Why “justice-focused” marketing?

By Tristan Katz

So many of us struggle with feeling like marketing is a narcissistic, icky, self-involved thing that we have to do in order to grow our work and reach new clients and students. It can feel like something we have to force, or like something that’s the complete opposite of the practice of yoga—as if it’s contrived, disingenuous, or manipulative; as if its inherent connection to capitalism means it’s fundamentally poisoned by an oppressive system.

The truth is that marketing is really all about teaching, and about relationship-building—marketing is about making a connection, both with ourselves and with others. When we teach something through our marketing, we are actually serving our audience and sharing a taste of what it might be like to work with, practice with, or study with us. When we teach something through our marketing, we’re more capable of fostering connection, of reaching new audiences, and of building meaningful relationships on the digital plane. This is the exact opposite of what capitalism centers. 

If marketing is about relationship-building and connection, if it’s about leaning into the vulnerable act of taking up space and talking about ourselves and our work, then our identities are an inherent part of this practice. 

We’re at a unique moment in our culture and history. In the midst of the renewed Black Lives Matter uprising in the summer of 2020, many of us watched as companies and businesses scurried to release statements standing for Black lives. Many of us joined the thralls of social media posts relating to the movement—through black squares, hashtags, and calls to action, one thing became very clear: if you were staying silent on the subject, you were perpetuating the harm and toxicity of anti-racist systems and policies.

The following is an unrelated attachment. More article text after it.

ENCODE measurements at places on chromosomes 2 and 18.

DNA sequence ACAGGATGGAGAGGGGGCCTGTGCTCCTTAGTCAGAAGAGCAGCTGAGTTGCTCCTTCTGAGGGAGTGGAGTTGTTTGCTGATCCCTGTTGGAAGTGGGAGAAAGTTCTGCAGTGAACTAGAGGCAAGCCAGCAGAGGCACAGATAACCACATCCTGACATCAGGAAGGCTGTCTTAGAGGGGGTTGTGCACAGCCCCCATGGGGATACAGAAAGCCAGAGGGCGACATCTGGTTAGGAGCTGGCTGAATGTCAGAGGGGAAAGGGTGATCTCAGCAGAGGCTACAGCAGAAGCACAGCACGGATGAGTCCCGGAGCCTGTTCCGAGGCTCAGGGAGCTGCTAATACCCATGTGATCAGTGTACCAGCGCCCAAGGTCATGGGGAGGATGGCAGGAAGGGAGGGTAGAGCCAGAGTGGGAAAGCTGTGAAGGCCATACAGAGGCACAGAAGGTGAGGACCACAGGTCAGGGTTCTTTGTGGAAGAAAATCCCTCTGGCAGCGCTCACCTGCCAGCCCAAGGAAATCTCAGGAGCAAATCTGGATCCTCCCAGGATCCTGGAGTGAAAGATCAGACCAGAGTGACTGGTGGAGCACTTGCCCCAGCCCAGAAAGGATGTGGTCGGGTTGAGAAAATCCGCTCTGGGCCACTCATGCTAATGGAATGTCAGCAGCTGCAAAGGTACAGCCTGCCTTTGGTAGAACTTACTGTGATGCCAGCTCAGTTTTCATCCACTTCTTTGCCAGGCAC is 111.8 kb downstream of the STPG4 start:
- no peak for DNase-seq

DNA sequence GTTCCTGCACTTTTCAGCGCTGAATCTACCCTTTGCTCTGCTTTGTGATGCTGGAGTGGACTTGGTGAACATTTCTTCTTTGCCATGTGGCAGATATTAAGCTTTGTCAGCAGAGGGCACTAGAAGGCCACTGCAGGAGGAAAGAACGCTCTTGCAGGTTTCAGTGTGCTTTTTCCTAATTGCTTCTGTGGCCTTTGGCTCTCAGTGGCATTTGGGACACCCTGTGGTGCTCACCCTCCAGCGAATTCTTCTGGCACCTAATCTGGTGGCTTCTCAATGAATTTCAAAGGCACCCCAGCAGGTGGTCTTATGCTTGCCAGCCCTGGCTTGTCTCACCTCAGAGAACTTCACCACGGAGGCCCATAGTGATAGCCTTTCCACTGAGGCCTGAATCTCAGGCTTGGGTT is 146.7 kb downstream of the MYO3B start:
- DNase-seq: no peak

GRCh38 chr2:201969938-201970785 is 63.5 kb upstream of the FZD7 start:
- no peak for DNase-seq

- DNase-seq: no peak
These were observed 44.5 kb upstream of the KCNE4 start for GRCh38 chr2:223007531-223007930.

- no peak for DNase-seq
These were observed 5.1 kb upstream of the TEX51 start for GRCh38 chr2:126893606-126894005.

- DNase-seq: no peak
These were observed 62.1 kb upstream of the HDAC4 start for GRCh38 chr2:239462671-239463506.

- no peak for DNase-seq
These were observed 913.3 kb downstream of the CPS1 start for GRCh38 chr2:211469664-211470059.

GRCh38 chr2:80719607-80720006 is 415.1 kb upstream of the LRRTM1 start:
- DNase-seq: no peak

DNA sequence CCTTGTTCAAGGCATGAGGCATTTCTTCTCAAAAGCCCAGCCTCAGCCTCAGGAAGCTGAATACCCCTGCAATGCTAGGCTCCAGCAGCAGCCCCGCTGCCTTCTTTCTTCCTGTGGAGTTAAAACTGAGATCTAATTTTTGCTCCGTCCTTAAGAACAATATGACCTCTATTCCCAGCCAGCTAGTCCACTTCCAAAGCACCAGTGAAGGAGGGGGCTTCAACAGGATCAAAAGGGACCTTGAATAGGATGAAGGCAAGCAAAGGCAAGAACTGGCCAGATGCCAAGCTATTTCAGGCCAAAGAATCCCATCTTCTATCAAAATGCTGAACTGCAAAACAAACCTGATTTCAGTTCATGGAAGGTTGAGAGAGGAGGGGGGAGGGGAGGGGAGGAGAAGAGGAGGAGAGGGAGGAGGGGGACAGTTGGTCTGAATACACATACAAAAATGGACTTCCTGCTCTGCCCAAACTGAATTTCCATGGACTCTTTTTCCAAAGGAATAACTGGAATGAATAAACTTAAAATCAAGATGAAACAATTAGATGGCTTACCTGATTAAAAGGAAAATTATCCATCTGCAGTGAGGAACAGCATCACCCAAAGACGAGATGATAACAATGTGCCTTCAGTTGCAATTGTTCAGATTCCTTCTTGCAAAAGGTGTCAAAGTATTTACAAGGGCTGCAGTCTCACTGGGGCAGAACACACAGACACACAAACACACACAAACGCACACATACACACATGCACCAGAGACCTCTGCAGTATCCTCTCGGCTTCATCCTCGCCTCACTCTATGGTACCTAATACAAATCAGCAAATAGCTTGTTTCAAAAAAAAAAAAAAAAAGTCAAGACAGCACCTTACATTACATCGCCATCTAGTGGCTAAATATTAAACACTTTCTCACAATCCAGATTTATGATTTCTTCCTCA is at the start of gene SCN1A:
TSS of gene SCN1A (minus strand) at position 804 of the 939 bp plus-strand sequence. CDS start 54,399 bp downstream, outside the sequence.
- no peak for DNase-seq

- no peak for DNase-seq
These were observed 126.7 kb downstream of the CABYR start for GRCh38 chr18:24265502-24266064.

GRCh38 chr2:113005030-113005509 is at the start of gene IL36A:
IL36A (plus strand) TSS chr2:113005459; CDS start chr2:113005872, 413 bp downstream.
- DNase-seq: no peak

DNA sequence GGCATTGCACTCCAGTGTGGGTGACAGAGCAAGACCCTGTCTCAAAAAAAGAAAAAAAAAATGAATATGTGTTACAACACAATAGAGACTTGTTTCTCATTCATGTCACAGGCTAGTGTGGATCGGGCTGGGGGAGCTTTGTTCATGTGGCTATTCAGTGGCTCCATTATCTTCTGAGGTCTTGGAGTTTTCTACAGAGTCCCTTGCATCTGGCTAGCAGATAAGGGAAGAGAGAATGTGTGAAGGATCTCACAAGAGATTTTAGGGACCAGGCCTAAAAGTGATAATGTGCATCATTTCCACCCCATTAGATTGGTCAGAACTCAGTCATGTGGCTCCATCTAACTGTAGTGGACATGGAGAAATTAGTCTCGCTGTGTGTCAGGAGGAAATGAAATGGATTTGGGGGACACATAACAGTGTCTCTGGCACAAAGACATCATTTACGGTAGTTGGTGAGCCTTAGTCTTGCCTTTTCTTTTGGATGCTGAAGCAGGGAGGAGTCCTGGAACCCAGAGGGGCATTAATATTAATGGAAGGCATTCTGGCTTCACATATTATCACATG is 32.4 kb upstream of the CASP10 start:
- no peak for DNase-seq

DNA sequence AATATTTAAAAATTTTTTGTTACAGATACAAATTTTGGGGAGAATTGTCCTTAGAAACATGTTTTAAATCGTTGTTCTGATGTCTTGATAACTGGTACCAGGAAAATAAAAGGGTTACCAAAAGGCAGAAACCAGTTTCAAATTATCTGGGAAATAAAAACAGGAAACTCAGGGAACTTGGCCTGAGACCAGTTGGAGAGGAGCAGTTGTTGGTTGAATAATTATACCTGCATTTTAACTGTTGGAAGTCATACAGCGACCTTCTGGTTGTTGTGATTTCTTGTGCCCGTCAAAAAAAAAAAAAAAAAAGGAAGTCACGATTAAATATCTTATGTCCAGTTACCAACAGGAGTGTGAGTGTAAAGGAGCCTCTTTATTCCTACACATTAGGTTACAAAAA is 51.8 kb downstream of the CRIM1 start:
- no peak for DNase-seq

This moment, amidst the global pandemic and worldwide reckoning of racism, marks a turning point in our collective consciousness. 

We can no longer separate our values from the work we do in the world; we can no longer separate our values from our marketing. In spite of the dominant cultural narrative to keep our personal lives separate from our professional lives, we’re now engaging in a conversation and exploration about what it means when we adhere to this separation, and what kind of harm we might be causing—both to ourselves, and to others. 

We are also being asked to recognize, acknowledge, and embody the deeper understanding that each of us holds intersecting identities, some of which make us more proximal to power—based on the systems and structures of our dominant culture, and some of which take us farther away from power. 

If you’ve ever studied with Michelle Cassandra Johnson, or read her widely acclaimed book Skill in Action: Radicalizing Your Yoga Practice to Create a Just World, then you’re likely already familiar with the phrase “social location.” Michelle defines social location as an intersectional tool used to more clearly see and name our proximity to power based on the identities we embody—our social locations are defined by race, gender, gender expression, social class, age, ability level, sexual orientation, geographic location and context. Our social locations impact how we move through the world; our social locations impact our lived experience and how we show up in relationship. 

When we take the time to commit to the practice of understanding and acknowledging our social location, we are—in practice, de-centering our privileges (whiteness, cis-het-ness, able-bodied-ness, etc.).

And we can bring this into our marketing.

For example, when we share about ourselves and locate ourselves in a social media post, we are inviting others to be in dialogue about the role of privilege. This is inherently a vulnerable act. Vulnerability is one of the ways we can build connection on social media. Connection is what makes for effective and non-transactional, non-icky marketing. Non-transactional marketing is one of the ways we can engage in anti-oppression practices while seeking to grow our work.